TIMP-l levels were significantly elevated in the hypertensive group as a whole compared with normal subjects (385 ng/mL versus 253 ng/mL, P=0.0007; Figure 1). There was no significant difference in TIMP-1 level in the groups with and without LVH (350 ng/mL versus 450 ng/mL, P=NS). Further analysis of the hypertensive group revealed that patients with evidence of diastolic dysfunction, as defined by an E:A ratio <1, had a significantly higher TIMP-1 level than patients with hypertension and normal diastolic filling (421 ng/mL versus 283 ng/mL, P=0.005). Furthermore, there was no significant difference in TIMP-1 levels between normal subjects and hypertensive patients with normal diastolic filling (287 ng/mL versus 253 ng/mL, P=NS;Figure 2). TIMP-1 levels correlated with indices of diastolic filling, namely E:A ratio (r=−0.26, P<0.05; Figure 3) and E wave deceleration time (r=0.41, P<0.01;Figure 4). There was no relationship between TIMP-1 levels and indices of left ventricular mass. These findings would suggest that TIMP-1 is a marker of fibrosis and is independent of both blood pressure and markers of left ventricular mass
In regard to the ECG, TIMP-1 levels were found to be higher in patients with LVH (375 ng/mL versus 337 ng/mL, P=0.05) and patients with ST-T changes (530 ng/mL versus 335 ng/mL, P<0.05). There was no relationship between P1CP or CITP levels and the presence or absence of ECG changes.
To assess whether an elevated TIMP-1 was truly predictive of diastolic dysfunction and, hence, fibrosis, we analyzed hypertensive patients with a TIMP-1 >500 ng/mL. We chose this figure because it represented 1 standard deviation above the maximum TIMP-1 level within the normal group. This cohort had an elevated E wave deceleration time and an abnormal E:A ratio, confirming the presence of diastolic dysfunction within this cohort. This was independent of the confounding variables of age, heart rate, and LVMI, thus reflecting a group with genuinely impaired diastolic filling. Indeed, a TIMP-1 level >500 ng/mL in our study showed a specificity of 97% and a positive predictive value in predicting diastolic dysfunction of 96% (Table 3).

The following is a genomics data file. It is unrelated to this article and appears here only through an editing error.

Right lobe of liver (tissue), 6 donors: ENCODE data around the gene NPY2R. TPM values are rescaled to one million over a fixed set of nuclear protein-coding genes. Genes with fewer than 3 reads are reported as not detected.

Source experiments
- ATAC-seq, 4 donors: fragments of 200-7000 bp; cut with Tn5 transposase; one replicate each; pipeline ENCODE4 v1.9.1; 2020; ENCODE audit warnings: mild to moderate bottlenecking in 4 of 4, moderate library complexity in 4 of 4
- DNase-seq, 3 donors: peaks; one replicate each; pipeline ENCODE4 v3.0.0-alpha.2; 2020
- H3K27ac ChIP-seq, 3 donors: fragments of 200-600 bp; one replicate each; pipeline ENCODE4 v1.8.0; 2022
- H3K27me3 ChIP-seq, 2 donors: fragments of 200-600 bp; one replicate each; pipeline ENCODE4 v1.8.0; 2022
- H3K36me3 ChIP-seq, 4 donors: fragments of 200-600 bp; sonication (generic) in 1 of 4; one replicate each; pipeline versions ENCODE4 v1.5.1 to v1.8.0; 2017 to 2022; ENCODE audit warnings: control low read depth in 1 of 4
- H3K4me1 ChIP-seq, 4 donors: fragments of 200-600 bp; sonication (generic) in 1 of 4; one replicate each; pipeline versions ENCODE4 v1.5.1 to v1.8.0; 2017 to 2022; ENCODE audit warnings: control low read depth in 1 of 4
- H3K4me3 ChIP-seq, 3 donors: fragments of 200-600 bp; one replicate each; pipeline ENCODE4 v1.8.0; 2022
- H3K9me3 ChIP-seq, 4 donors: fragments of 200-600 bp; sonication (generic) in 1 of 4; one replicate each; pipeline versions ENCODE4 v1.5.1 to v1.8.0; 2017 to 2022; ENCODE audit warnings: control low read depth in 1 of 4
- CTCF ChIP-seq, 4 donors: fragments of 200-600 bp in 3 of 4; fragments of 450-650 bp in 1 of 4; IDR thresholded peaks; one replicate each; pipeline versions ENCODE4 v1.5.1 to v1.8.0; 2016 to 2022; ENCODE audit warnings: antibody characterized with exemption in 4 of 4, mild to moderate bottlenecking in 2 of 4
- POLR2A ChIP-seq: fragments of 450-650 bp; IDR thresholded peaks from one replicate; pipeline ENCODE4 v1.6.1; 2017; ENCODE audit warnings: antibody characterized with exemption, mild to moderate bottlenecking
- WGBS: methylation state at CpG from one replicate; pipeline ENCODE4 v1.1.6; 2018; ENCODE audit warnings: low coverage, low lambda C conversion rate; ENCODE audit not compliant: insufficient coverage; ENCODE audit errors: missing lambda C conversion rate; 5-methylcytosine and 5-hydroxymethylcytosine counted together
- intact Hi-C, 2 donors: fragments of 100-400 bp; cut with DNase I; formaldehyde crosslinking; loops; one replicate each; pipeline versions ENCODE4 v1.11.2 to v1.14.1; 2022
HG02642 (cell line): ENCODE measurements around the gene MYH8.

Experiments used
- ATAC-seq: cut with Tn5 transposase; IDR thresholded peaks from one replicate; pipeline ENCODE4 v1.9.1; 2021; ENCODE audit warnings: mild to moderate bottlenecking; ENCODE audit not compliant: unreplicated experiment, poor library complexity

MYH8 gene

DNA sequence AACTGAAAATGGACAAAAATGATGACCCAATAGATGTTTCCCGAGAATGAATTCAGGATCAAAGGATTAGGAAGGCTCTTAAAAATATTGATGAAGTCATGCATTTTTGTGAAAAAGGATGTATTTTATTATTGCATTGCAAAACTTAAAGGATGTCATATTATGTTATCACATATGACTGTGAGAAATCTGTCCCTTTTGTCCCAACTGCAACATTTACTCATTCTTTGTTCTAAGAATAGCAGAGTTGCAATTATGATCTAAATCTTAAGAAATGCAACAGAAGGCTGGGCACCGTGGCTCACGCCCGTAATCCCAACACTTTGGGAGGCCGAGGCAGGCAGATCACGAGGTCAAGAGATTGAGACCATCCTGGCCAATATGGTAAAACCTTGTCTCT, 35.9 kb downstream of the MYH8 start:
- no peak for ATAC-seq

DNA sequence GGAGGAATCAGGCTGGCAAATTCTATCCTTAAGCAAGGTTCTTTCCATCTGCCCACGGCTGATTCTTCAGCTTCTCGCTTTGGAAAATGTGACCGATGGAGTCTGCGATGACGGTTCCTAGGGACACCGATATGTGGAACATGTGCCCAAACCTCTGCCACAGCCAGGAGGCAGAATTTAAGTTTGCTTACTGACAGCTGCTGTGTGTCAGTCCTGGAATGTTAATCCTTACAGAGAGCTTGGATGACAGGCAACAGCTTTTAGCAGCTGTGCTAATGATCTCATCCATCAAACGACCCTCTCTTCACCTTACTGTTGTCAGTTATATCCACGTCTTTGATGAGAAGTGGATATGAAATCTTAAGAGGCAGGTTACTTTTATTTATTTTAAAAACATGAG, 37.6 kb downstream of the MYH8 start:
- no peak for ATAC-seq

Procollagen Type I Carboxy-Terminal Propeptide
Plasma P1CP was elevated in the hypertensive group as a whole compared with normal subjects (200 μg/L versus 166 μg/L, P=<0.05). There was no demonstrable relationship between plasma P1CP and any echocardiographic findings or blood pressure parameters.